War in Israel and reduced confidence following last week’s Bangkok mall shooting are expected to cause a drop in foreign arrivals next week. However, the private sector hopes that the visa exemption scheme can revive the market in the next two months. The Tourism and Sports Ministry reported a 9.86% decrease in foreign arrivals last week (Oct 2-8), with a significant decline in Chinese visitors. Many Chinese tourists chose to return home early to avoid crowded flights at the end of the Golden Week holiday, while others expressed safety concerns after the shooting at Siam Paragon on Oct 3.
Renewed concerns about the ongoing conflict between Israel and Hamas militants may impact the flow of inbound tourists, particularly from the Middle East. As a result, the ministry predicts a decline in arrivals to 480,000 next week. Tassapon Bijleveld, executive chairman of Asia Aviation, the holding company of Thai AirAsia, stated that the average load factor on Chinese routes is still weak at around 70% due to various negative factors. While the visa exemption scheme is considered effective in attracting the Chinese market, there will likely be a short-term lull in Thai tourism due to reduced confidence in tourist safety. Mr. Tassapon suggested that the official visit to China led by Prime Minister Srettha Thavisin and the Tourism and Sports Ministry next week should focus on restoring confidence during the visa-free period, which ends in February next year. Tourists are primarily concerned about both safety issues and a sluggish economy.
Mr. Tassapon emphasized that the impact of the Chinese market is a greater concern for aviation than the war in Israel, which has not yet affected airline operations in terms of fuel costs. He also noted a surprising drop in jet fuel prices this week, from $120 per barrel to approximately $105, requiring further monitoring to determine long-term pricing trends. Phunut Thanalaopanich, president of the northern chapter of the Thai Hotels Association, reported that the Chinese market in Chiang Mai has not been robust this year. However, most Chinese tourists in Chiang Mai, primarily families, did not cancel their bookings abruptly following the Bangkok shooting, as they perceived it as a single event occurring far away.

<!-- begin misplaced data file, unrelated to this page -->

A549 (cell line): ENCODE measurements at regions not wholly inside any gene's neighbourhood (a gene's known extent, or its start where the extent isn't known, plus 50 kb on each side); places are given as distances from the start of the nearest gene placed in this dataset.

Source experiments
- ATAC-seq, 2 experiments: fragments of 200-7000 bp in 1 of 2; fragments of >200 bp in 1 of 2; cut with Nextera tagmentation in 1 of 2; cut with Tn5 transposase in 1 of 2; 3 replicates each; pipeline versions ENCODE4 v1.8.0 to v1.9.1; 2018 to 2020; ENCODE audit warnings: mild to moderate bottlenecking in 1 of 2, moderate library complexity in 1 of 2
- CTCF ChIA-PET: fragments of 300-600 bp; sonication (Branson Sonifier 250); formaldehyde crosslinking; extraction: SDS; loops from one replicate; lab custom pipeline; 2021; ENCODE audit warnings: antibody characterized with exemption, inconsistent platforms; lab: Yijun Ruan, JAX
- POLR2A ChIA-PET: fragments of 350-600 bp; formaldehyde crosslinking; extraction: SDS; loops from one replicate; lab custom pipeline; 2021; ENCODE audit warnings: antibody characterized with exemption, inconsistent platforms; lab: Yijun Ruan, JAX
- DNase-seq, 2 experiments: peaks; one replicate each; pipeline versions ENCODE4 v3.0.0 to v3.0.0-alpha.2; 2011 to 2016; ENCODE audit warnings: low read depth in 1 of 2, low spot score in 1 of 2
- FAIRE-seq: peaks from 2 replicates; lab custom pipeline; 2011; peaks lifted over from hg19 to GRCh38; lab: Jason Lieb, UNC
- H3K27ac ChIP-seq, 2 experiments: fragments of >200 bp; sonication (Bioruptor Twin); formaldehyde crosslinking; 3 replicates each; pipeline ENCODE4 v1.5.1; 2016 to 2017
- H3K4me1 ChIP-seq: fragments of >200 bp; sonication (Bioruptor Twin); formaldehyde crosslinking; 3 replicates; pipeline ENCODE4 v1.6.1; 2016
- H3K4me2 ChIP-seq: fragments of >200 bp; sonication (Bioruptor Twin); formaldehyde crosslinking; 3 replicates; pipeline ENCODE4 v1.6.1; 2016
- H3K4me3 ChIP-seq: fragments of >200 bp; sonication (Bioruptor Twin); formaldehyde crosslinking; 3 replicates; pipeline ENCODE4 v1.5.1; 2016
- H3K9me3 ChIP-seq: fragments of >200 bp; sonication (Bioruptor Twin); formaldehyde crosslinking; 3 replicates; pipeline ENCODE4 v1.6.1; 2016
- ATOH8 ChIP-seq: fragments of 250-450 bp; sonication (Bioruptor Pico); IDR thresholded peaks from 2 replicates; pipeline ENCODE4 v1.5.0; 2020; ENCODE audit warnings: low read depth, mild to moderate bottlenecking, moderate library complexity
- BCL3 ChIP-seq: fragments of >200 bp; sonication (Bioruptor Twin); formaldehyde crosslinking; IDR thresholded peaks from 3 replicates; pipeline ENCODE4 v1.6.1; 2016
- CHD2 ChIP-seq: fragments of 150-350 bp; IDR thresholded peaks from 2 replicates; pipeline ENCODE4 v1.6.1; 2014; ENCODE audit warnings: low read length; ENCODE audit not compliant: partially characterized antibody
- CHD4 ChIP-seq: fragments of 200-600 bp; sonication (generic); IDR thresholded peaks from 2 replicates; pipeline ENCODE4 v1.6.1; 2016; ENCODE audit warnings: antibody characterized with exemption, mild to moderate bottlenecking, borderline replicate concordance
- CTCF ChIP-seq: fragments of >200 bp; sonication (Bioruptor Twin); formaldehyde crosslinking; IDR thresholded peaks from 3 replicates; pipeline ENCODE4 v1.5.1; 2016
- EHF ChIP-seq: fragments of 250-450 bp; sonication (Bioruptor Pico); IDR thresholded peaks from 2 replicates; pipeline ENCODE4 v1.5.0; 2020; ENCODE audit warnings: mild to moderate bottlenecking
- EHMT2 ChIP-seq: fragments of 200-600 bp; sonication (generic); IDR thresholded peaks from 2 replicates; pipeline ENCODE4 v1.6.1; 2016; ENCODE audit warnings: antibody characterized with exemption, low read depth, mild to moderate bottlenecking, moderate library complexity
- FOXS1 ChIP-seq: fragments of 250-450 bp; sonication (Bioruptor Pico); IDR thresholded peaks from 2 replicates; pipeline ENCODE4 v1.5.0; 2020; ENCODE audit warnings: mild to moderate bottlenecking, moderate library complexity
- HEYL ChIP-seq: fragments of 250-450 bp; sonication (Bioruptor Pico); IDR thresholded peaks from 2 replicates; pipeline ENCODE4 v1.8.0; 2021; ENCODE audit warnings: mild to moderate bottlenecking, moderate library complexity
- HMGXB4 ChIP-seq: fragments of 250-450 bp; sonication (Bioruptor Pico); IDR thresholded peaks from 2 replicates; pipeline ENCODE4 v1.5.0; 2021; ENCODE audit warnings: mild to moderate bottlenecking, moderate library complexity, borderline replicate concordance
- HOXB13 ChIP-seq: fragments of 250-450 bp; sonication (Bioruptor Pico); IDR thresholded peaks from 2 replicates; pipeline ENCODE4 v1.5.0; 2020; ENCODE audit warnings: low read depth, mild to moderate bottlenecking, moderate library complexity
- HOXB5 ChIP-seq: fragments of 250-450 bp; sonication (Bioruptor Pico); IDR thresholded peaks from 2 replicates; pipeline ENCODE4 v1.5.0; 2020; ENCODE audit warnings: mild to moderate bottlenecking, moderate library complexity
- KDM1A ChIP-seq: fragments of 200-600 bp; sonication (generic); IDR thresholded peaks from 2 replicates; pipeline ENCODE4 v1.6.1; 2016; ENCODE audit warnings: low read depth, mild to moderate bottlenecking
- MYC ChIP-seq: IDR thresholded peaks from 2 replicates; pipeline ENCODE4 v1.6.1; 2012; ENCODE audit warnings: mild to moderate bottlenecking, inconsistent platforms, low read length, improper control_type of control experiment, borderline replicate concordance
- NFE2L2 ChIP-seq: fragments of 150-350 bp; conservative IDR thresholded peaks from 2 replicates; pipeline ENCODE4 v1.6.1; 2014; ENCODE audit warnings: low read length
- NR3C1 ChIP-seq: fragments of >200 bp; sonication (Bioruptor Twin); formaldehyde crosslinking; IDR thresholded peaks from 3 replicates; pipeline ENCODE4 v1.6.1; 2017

Mr. Phunut stated that the average hotel occupancy rate in Chiang Mai in October was 55%, a year-on-year decline attributed to a sluggish domestic market. The extended rainy season this year prevented tourists from planning their trips, which typically fills up hotel rooms starting from this month. He expressed optimism that the visa-free scheme will help revive the Chinese market in the coming months, but also expressed concerns about screening measures. The government should strengthen security measures to prevent illegal businesses from exploiting the visa exemption. If reports of illegal firms and crimes targeting tourists circulate on Chinese social media, it would slow down the recovery process.
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